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Cablegate: Request to Re-Obligate Inl Funding for Mozambique

VZCZCXYZ0023
RR RUEHWEB

DE RUEHTO #1320 3181518
ZNR UUUUU ZZH
R 141518Z NOV 07
FM AMEMBASSY MAPUTO
TO SECSTATE WASHDC 8186

UNCLAS MAPUTO 001320

SIPDIS

SIPDIS

STATE FOR INL/AAE

E.O. 12958: N/A
TAGS: PGOV PTER SNAR PREL MZ
SUBJECT: REQUEST TO RE-OBLIGATE INL FUNDING FOR MOZAMBIQUE

REF: SECSTATE 152538

1. INL proposes to de-obligate Mozambique Border Security
Technical Assistance funds of FY04 $191,418 and FY05
$216,000. These currently obligated funds support the highly
successful training and equipment program for Mozambican
border guards and supervisors. Mozambique's borders are
lengthy and porous, allowing easy passage to bordering
countries such as South Africa. Those same porous borders
provide for unimpeded transport of narcotics, illegal arms
and persons, all of which make Mozambique vulnerable to
terrorist activity. Training of border guards is essential
to the security of the nation and region. Due to innovative
leveraging of resources by Embassy Maputo, FY06 funds in the
amount of $198,000 were returned to INL without detriment to
the Border Security Program. However, the FY04 and FY05
funds are key to the long-term effectiveness of the program
because there is no FY07 funding.

2. The program is two-pronged: it provides multi-faceted
border security training and then follows up with equipment
to maximize the benefits of this training. One round of
training of both border guards and supervisors is complete.
We are in the process of purchasing the equipment which the
border guards were trained to use in the initial training
course. Failure to deliver the equipment will significantly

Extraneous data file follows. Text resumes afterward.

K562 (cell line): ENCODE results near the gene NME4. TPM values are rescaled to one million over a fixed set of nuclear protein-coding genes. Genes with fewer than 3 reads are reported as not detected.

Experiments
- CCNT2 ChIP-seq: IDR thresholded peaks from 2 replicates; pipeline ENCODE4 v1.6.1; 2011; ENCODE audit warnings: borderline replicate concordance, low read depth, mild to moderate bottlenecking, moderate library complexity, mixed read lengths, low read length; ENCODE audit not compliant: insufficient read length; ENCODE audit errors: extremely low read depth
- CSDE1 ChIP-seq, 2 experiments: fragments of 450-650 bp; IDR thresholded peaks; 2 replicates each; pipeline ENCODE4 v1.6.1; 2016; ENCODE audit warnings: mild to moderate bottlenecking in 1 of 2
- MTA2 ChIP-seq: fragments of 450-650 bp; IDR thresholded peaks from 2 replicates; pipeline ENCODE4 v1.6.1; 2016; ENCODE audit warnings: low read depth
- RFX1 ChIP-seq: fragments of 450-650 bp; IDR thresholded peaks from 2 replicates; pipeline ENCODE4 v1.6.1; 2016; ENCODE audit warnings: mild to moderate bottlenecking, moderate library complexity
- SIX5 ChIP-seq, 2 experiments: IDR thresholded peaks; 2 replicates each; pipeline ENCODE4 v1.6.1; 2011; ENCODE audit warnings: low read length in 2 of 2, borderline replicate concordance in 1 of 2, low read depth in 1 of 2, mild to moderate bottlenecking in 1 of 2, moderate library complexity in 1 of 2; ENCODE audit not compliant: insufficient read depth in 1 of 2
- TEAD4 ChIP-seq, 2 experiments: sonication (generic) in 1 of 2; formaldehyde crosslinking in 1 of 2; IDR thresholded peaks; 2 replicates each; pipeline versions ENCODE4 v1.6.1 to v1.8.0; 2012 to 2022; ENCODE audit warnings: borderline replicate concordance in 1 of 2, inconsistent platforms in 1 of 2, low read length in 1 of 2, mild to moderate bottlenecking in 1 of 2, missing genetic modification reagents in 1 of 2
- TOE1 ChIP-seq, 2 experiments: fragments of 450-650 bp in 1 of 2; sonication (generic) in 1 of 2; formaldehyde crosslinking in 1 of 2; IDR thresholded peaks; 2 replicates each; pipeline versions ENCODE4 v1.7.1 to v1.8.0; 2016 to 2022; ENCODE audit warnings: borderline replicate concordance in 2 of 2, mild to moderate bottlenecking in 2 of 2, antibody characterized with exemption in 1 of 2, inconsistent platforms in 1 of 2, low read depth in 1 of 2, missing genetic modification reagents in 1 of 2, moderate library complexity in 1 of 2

devalue the initial training. We are also ready to schedule
a round of advanced training in December for a second group
of border guards along with a concomitant number of
supervisors. The initial training program is scheduled to be
repeated in early 2008 and will focus on some of the border
guards and supervisors who were not able to attend the
initial training held in 2007. The commitment of the USG to
this further training was announced by the Charge at the
graduation ceremony for the initial training group.

3. This program has been successful on many levels. Guards
were trained in vehicle search techniques, methods of
locating and monitoring illegal crossing sites as well as
identification of forged documents, all of which help plug
porous borders. The program also succeeded in bringing
together the USG, the Government of Portugal and the
Government of Mozambique to leverage program funds, allowing
for the training of far more guards than would have been
possible without the inter-governmental cooperation. The GoP
provided Portuguese-speaking trainers and a pre-designed
training program for the cost of transportation and per diem
for the trainers which allowed for significant cost savings
for the USG. The Government of Mozambique provided housing
and food for the attendees, resulting in further savings of
USG money.
Chapman

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